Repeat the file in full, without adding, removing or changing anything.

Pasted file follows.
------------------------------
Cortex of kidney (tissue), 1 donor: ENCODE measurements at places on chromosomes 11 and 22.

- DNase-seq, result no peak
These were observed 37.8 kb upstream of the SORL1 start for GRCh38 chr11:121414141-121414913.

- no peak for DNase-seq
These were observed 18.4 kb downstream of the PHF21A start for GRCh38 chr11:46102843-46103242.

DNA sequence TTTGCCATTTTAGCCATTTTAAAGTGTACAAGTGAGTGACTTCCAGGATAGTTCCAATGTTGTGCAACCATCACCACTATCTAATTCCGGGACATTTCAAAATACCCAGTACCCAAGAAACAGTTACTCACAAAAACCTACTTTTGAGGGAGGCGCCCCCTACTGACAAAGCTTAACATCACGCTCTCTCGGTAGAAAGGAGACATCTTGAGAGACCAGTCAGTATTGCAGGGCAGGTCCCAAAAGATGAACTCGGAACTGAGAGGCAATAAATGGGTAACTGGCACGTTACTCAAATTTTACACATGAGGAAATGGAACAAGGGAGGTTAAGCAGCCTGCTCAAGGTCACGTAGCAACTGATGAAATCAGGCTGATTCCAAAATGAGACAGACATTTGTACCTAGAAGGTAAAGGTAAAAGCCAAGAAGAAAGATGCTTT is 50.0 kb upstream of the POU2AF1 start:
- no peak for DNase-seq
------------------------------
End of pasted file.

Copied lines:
Cortex of kidney (tissue), 1 donor: ENCODE measurements at places on chromosomes 11 and 22.

- DNase-seq, result no peak
These were observed 37.8 kb upstream of the SORL1 start for GRCh38 chr11:121414141-121414913.

- no peak for DNase-seq
These were observed 18.4 kb downstream of the PHF21A start for GRCh38 chr11:46102843-46103242.

DNA sequence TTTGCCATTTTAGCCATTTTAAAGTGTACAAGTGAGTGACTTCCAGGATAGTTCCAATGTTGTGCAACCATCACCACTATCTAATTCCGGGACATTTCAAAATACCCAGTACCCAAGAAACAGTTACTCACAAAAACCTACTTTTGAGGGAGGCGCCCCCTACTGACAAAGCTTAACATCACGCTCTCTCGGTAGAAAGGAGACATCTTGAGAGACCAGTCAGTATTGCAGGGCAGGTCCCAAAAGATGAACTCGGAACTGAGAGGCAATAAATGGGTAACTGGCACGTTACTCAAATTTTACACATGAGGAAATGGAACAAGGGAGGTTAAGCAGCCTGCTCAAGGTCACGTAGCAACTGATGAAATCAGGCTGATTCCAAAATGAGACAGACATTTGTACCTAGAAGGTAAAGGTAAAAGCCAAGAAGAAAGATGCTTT is 50.0 kb upstream of the POU2AF1 start:
- no peak for DNase-seq